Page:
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continuation on neanderthals

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#1    disturbed_bassist


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Posted 19 March 2004 - 03:17 PM

Basically the way I see it, is that Neanderthals were supreme at specializing, from what I've read their bodies and limbs were small and short yet very sturdy to cope with living in caves, and their diet consisted of over 80 percent meat.

Humans are supreme generalists.  easily adapting to whatever environment is thrown at them, within reason of course. either we hunted them all down (which wouldn’t have been too hard to do over 100's of years seeming though they lived in very small clans) or we interbred with them - although scientists believe they have proven that no Neanderthal DNA resides within humans.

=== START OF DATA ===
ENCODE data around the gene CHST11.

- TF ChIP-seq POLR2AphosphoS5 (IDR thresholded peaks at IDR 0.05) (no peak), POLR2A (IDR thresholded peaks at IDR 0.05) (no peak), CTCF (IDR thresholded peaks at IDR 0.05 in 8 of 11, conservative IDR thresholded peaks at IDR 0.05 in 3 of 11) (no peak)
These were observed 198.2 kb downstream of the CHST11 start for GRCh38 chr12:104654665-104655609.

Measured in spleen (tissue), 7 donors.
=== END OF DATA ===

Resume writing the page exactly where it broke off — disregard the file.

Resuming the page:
It is interesting to wonder whether or not humans and Neanderthals initial encounters were hostile or not.  Perhaps Neanderthals and humans coexisted happily and shared skills and knowledge, could Neanderthals have impacted human history in ways previously unthought-of or could the interbreeding of the 2 have given humans far better thinking power than before. I suppose we can only speculate and never really know any of these answers.

#2    STIX


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Posted 20 March 2004 - 04:02 AM

of course they interbred where do you think ----- came from?
hahaha, Im kidding (for all the ------ here)

and for all you ------, I mean -------.  tongue.gif

EDIT: Grow up, STIX. Any more deliberately racist comments, however hilarious you think they are, and your posting abilities will be in peril.